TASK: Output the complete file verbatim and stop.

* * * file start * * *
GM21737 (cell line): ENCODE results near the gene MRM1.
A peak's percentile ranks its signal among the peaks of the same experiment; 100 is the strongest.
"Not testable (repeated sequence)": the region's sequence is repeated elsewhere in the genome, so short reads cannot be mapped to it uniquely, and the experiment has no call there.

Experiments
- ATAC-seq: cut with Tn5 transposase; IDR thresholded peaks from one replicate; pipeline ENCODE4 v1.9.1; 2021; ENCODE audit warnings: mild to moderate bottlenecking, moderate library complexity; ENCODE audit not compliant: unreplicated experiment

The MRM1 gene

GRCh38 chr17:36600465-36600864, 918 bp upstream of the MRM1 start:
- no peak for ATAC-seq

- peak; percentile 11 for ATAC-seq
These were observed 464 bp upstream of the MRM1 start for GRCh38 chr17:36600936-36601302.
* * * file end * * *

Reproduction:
GM21737 (cell line): ENCODE results near the gene MRM1.
A peak's percentile ranks its signal among the peaks of the same experiment; 100 is the strongest.
"Not testable (repeated sequence)": the region's sequence is repeated elsewhere in the genome, so short reads cannot be mapped to it uniquely, and the experiment has no call there.

Experiments
- ATAC-seq: cut with Tn5 transposase; IDR thresholded peaks from one replicate; pipeline ENCODE4 v1.9.1; 2021; ENCODE audit warnings: mild to moderate bottlenecking, moderate library complexity; ENCODE audit not compliant: unreplicated experiment

The MRM1 gene

GRCh38 chr17:36600465-36600864, 918 bp upstream of the MRM1 start:
- no peak for ATAC-seq

- peak; percentile 11 for ATAC-seq
These were observed 464 bp upstream of the MRM1 start for GRCh38 chr17:36600936-36601302.